He and others also are concerned that the canal could open up a corridor for invasive species to travel from the Caribbean to the Pacific, or vice versa, and to bring alien species into Lake Nicaragua. The Panama Canal’s configuration and elevation have created a freshwater barrier that has largely eliminated the invasive species problem there. But researchers say it is unclear if the Nicaraguan canal would be as effective a barrier.
When the canal leaves the eastern side of Lake Nicaragua, it would pass through or near nature reserves and would likely cause major environmental and human upheaval in many remote regions of eastern Nicaragua, critics warn. The current canal route would follow the border between two adjoining nature preserves, Cerro Silva and Indio Maiz. These highly biodiverse reserves total 2,600 square miles and include swamps, rain forests, and pristine Caribbean coastal mangroves. They harbor cat species such as jaguars, ocelots, and mountain lions, as well as numerous species of birds, including the harpy eagle.
A little-developed river in eastern Nicaragua, the Punta Gorda, would also become part of the canal. And roads would spring up throughout the region, which would likely lead to settlers, forest clearing, poaching of wildlife, and loss of biodiversity.
“You have to have access for construction,” said Meyer, who has worked in Nicaragua and other parts of Central America. “They have to have roads in some areas where there are no roads. How do you keep people from settling there? Of course roads are always the beginning. ... It’s just like in the Amazon or Africa. As soon as you have roads, people will come.”
In addition, HKND is planning to create a 152-square-mile reservoir in eastern Nicaragua called Lake Atlanta, which would extend into both the Cerro Silva and Indio Maiz reserves. The lake would be used to store water to fill the locks planned for the canal’s Caribbean side. But scientists warn that the reservoir would siphon off water from the San Juan and Punta Gorda river basins. Reduced water flows and added sediment from dredging could affect the morphology of the rivers and especially be felt on the heavily transited San Juan, part of which runs along the border with Costa Rica. Should rainfall patterns change as the climate warms, there may be insufficient water to fill the canal and its locks and also meet Nicaragua’s water needs, scientists say.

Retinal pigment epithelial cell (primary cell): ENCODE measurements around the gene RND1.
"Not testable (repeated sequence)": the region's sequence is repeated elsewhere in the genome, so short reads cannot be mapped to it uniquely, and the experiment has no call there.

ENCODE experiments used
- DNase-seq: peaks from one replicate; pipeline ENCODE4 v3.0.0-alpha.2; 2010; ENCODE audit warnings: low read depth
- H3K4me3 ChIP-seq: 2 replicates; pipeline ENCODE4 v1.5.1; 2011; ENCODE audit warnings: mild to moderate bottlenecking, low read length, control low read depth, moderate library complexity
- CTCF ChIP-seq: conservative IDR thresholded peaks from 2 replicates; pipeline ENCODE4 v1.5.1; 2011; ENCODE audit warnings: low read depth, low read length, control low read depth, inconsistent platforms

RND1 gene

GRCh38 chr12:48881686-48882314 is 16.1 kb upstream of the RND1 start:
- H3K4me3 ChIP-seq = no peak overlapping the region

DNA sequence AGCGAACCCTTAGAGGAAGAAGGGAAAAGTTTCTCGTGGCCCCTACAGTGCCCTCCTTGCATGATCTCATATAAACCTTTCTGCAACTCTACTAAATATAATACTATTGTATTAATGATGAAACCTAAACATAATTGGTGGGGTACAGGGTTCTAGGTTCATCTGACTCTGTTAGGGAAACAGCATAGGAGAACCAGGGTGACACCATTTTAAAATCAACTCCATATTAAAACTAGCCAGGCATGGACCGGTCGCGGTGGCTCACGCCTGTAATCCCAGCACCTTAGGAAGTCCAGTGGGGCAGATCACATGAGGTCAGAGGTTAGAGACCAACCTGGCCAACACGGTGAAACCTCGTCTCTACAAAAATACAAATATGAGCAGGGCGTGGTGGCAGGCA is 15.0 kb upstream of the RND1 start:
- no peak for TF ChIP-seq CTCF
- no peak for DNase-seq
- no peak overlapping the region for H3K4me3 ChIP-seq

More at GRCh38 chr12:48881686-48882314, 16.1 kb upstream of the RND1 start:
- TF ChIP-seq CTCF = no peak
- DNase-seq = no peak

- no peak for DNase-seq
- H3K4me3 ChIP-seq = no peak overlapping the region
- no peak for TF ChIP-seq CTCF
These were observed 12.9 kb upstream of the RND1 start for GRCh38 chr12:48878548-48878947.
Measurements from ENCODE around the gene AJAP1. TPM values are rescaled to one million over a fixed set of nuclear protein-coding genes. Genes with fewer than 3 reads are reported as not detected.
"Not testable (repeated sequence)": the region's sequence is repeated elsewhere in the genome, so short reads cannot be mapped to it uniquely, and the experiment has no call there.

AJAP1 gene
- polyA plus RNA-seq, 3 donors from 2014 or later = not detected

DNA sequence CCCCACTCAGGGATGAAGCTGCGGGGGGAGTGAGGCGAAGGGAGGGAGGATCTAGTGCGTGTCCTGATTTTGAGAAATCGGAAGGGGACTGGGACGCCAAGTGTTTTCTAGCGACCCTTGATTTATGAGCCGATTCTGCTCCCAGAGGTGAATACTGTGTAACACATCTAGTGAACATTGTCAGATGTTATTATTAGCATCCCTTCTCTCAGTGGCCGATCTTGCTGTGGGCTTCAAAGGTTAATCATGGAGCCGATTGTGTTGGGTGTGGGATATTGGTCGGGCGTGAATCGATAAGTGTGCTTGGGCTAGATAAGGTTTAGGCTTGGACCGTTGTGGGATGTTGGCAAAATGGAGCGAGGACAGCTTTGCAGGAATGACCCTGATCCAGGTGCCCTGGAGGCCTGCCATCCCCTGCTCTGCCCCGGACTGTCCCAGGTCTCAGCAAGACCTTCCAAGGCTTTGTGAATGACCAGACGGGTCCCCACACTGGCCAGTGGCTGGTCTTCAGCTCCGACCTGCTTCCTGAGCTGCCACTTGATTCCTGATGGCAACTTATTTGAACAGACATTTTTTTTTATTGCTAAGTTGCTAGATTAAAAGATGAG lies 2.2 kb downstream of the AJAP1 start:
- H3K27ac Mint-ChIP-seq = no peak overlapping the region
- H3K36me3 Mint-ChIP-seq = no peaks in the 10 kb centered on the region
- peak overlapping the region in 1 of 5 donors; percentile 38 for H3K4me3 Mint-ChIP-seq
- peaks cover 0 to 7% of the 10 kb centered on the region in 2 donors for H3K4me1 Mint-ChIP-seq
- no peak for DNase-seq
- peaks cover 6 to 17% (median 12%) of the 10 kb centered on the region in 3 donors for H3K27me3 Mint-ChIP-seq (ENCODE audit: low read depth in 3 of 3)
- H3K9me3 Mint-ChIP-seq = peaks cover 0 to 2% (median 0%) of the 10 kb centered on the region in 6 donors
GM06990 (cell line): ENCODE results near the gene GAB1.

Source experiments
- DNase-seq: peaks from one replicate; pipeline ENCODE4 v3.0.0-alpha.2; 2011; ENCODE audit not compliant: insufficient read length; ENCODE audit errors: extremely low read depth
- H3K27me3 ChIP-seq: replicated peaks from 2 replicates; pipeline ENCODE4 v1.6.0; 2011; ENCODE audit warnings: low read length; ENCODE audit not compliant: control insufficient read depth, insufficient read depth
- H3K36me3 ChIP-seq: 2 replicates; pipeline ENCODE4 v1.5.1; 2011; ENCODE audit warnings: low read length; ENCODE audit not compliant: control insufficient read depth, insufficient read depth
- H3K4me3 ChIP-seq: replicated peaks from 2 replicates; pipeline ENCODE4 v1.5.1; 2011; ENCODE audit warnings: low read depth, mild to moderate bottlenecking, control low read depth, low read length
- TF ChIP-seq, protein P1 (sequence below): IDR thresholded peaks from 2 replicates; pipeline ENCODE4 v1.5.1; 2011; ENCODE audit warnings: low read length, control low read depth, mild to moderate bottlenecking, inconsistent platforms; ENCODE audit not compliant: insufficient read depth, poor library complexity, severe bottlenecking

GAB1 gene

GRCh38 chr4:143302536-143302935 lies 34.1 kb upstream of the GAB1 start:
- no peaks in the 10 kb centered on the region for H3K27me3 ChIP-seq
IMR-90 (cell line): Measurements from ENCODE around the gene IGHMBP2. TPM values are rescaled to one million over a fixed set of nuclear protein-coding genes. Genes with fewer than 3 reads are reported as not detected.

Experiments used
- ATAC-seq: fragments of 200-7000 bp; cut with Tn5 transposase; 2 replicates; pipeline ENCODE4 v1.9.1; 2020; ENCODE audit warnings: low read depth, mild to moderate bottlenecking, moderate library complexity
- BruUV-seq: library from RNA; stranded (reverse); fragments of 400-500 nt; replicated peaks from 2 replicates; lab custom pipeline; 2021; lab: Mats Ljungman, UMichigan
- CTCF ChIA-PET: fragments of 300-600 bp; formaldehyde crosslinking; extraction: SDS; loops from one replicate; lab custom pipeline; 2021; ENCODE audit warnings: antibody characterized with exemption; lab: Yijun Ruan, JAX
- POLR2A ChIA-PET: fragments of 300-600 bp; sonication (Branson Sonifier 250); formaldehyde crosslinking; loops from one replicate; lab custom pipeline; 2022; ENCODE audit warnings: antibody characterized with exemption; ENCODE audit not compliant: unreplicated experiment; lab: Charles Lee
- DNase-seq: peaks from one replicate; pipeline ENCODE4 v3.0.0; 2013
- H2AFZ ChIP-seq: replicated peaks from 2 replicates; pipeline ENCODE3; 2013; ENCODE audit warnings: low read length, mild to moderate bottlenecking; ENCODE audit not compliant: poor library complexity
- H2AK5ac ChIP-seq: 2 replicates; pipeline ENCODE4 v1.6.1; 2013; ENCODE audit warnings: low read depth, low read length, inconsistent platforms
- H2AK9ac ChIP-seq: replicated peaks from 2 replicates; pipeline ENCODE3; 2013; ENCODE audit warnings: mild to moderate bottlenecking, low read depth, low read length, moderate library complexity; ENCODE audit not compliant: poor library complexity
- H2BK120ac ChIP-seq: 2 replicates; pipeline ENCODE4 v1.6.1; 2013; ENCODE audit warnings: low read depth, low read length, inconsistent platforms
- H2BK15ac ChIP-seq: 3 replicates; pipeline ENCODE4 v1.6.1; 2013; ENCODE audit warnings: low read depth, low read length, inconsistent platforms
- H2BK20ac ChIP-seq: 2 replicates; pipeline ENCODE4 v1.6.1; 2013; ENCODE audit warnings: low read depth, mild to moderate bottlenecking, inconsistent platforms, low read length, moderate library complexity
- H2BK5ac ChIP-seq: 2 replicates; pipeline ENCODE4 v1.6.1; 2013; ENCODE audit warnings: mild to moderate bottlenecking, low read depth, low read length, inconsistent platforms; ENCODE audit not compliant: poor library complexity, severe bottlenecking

The proposed canal would also run alongside the 166-square-mile San Miguelito wetlands, a biodiverse latticework of marshes and rivers on the eastern shore of Lake Nicaragua, recognized by the Ramsar Convention on Wetlands. Ship traffic could affect the marshland’s ecology and disturb the 80-plus species of birds that inhabit San Miguelito, a treasured destination for birdwatchers.
The canal’s impacts will almost certainly be felt beyond Nicaragua’s borders. Ninety miles off the coast of Nicaragua is the Seaflower Biosphere Reserve, a large marine reserve that boasts the Caribbean’s second-largest coral reef network.
Changes in water quality, transparency, and temperature could cause the Seaflower ecosystem to “collapse,” according to Francisco Arias Isaza, director of Invemar, an oceanographic research agency funded by the Colombian government. “A new canal of the magnitude they are talking about would funnel huge cargo ships to the area, and that worries us,” he said.
Scientists worry not only about what the project could do to the environment, but what the environment could do to the canal. Nicaragua is the scene of frequent seismic and volcanic activity and is in the pathway of Caribbean hurricanes, factors that persuaded the U.S. government to bypass Nicaragua and instead select Panama, which is off the hurricane track, as the site of the famous waterway built early last century.
“Nicaragua has experienced at least four Class 4 or greater hurricanes since 1855,” said Bob Stallard, a hydrology expert with the U.S. Geological Survey, who has studied the effect of storms on the Panama Canal for 30 years. “The cost of fixing damage [to the canal] could be as much as building the thing in the first place.”
The last major storm to hit Nicaragua’s Caribbean coast, Hurricane Mitch in 1998, killed 3,800 Nicaraguans and inflicted $1 billion in damage. The canal’s planned Caribbean port, Punta Gorda, suffered major damage.
For most Nicaraguans, environmental concerns about the canal run a distant second to the economic stimulus that President Daniel Ortega has promised the canal would deliver. He has described the project as a booster rocket that will launch Nicaragua toward economic prosperity.